I have just completed a university course in tribology, but have a question that pertains to real-life applications.

For pistons in combustion engines, the rings seal the combustion chamber from the crankcase and wipes off excess oil. Now, for my tribology course that includes the workings of hydrodynamic lubrication, we are shown piston rings with a wedge shape that allows the creation of a pressure film on the ring-wall interface.

I am reading Audis self-study PDF on engine basics (obviously noting that this is not written for engineers), but still, the rings are shown with various geometries.

Some are rectangular, and a rectangular surface does not generate a pressure profile. How can this then work? My guess is that the hydrodynamic bearing working of this ring is that it works as a stepped bearing, not fully flat. Am I correct in this, or is something else going on?

Secondly, tapered rings are described that they offer more rapid run-in of the rings. Am I correct in that the ring is worn due to lack of full-film lubrication due to perhaps insufficient oil? In this case, what then causes the run-in to stop and not continue, wearing the rings?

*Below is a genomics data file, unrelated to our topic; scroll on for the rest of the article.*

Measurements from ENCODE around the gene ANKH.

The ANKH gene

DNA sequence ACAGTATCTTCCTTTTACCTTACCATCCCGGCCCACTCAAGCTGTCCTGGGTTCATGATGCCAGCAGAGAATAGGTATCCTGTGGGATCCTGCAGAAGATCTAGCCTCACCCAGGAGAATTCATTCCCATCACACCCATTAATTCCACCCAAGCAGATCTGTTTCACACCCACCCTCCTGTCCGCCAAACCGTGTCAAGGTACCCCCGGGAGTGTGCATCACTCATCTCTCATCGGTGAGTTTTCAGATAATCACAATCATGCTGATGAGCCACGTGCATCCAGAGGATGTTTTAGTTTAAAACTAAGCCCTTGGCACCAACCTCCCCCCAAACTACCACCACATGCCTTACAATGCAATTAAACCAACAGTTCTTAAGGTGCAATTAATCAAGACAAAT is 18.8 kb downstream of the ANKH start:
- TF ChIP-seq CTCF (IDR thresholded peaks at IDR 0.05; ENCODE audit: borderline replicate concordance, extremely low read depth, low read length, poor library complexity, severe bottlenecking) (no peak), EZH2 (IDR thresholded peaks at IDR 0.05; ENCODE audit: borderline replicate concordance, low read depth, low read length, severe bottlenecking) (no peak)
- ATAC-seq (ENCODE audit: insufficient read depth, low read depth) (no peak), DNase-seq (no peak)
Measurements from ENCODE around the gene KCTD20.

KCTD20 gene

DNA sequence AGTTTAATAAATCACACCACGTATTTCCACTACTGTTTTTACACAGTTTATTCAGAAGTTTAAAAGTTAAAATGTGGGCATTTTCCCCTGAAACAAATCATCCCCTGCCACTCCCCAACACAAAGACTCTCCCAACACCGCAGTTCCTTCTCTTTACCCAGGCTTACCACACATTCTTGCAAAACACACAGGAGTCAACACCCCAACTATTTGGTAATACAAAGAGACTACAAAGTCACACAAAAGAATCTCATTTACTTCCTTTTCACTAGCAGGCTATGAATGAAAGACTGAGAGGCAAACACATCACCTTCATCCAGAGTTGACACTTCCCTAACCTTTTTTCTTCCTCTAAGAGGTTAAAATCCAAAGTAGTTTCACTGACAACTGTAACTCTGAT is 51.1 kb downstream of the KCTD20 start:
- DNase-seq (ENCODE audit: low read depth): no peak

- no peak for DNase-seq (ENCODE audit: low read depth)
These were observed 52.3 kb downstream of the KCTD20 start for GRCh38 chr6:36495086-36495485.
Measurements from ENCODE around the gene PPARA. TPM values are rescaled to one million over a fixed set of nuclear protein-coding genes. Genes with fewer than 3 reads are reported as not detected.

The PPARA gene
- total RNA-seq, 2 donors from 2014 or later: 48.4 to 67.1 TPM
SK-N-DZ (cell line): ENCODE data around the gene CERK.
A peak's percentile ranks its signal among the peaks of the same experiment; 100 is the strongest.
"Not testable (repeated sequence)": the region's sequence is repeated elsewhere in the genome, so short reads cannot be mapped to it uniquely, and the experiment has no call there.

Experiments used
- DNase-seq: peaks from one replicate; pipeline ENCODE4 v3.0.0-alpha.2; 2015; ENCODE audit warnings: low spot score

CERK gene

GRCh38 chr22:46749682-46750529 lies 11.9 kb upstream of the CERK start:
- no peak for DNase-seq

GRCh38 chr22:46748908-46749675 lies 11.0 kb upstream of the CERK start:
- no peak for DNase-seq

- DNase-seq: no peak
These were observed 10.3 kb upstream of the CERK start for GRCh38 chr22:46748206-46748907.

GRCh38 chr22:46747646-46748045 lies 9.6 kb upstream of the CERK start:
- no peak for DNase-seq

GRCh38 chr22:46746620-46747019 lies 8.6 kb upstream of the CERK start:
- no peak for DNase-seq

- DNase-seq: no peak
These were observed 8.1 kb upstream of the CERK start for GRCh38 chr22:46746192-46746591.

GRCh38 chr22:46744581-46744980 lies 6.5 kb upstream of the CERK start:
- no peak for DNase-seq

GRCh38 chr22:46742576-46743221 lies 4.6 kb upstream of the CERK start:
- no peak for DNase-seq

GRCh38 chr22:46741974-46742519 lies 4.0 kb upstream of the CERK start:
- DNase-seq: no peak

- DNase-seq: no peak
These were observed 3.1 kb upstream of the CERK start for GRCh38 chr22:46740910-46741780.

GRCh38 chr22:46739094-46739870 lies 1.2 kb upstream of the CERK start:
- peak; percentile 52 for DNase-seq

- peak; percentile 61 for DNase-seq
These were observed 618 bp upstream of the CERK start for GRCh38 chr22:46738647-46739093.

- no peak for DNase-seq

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1 Answer 1


The pistons that i had to replace rings on in a v8 had 3 rings.

Each ring was a different design based on its position AND function.

The bottom or lowest ring was actually 3 pieces as it had two scraper thin rings and a spring ring to force them against the cylinder wall.

The upper two rings were much harder and designed to need less lubrication because they were designed to provide the seal against the pressure due to combustion.

Once the bottom ring starts to fail and leaves too much oil on the surface, a combination of burnt oil and soot starts to rapidly wear the upper rings and then you get a loss of compression.

One way you can start to see this is to buy a couple of old worn out engines and dismantle them.

  • $\begingroup$ Indeed, I think I'll have to see if I can find the tools and time to pick apart an old one to see. But I don't see how the upper right receives adequate lubrication. For the speed the piston operates at and the lifetime of engines in general, the surfaces must be fully seperated. Or at least, I struggle to see any other way. And as such I struggle to see how this film forms on straight rings $\endgroup$
    – Erik
    Commented Jun 7, 2023 at 13:47
  • $\begingroup$ Think about how "hard" they need to be in contact... $\endgroup$
    – Solar Mike
    Commented Jun 7, 2023 at 13:56

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